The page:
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UN Conference to Negotiate a Legally Binding Instrument to Prohibit Nuclear Weapons, Leading Towards Their Total Elimination

Monday, 27 March 2017

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Madame President,

The Philippines joins other delegations in congratulating you on your appointment as President of this historic conference – a conference that, many of us will certainly work tirelessly on to finally make progress on an important commitment we have made more than four decades ago under the Treaty on the Non-Proliferation of Nuclear Weapons (NPT).

Yours will be a daunting task, and the Philippine delegation assures you of our support throughout this session and the next.

The Philippines is participating in this conference as an affirmation of our unequivocal commitment to achieve a world free of nuclear weapons. We especially attach great importance to this cause, guided by the Philippine Constitution, which mandates us to adopt and pursue a policy of freedom from nuclear weapons in our territory.

As an active member of the Association of Southeast Asian Nations (ASEAN), which the Philippines currently chairs, my country is also signatory to the Bangkok Treaty that created a nuclear weapons free zone in Southeast Asia.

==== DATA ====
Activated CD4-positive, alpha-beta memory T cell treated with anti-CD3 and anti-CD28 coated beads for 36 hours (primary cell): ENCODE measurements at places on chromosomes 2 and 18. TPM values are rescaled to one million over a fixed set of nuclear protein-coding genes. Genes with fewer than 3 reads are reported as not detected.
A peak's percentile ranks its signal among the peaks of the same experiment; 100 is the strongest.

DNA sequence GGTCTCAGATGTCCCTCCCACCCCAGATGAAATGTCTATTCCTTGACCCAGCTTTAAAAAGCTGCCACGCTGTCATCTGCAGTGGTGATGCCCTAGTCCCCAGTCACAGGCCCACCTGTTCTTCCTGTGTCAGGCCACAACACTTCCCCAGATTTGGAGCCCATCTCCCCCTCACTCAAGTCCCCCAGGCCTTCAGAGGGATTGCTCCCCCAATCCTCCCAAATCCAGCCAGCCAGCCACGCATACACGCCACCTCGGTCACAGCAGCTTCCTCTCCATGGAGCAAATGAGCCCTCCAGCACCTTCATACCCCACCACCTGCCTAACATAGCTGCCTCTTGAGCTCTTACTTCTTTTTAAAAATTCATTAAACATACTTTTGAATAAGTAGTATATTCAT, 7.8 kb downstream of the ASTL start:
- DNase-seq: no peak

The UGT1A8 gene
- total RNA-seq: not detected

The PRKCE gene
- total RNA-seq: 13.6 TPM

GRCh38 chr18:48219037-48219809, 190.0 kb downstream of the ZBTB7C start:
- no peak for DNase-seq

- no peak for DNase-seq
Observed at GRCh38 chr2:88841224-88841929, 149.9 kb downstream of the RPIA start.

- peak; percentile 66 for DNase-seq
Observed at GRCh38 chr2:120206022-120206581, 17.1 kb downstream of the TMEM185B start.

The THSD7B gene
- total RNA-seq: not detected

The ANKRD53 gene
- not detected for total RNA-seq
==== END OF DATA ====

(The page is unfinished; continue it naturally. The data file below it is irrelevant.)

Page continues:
While the Philippines does not possess nuclear weapons, it is incumbent upon our government to protect the millions of Filipinos living and working in countries that are vulnerable and susceptible to nuclear harm.

And by nuclear harm we do not simply refer to state-sponsored attacks and those by non-state actors, but also those that may be caused by natural calamities such as what happened in Fukushima.

It is plain and simple, and we will keep on saying it – that so long as nuclear weapons exist, the threat to humanity’s destruction is imminent and real.

Madame President,

This Conference will not be possible if not for determined efforts over the past years by many Member States to jumpstart discussions on nuclear disarmament.

I wish to recall the successful 2010 NPT Review Conference, during which Member States expressed, and I quote, “deep concern at the catastrophic humanitarian consequences of any use of nuclear weapons and reaffirms the need for all States at all times to comply with applicable international law, including international humanitarian law.”

The humanitarian impact of nuclear weapons cannot be underestimated. No State will be able to effectively respond to a humanitarian crisis as a result of an accidental, mistaken, unauthorized or intentional detonation of a nuclear weapon.

The personal account of Mr. Fujimori this morning gives us a glimpse of the horrors of the humanitarian impact of nuclear weapons.

Madame President,

This Conference is also an answer to Article VI of the NPT, whose implementation is long overdue: “Each of the Parties to the Treaty undertakes to pursue negotiations in good faith on effective measures relating to cessation of the nuclear arms race at an early date and to nuclear disarmament, and on a Treaty on general and complete disarmament under strict and effective international control.”

The Philippines takes the view that this Conference and its objectives do not undermine the NPT, but on the contrary, strengthens this landmark treaty.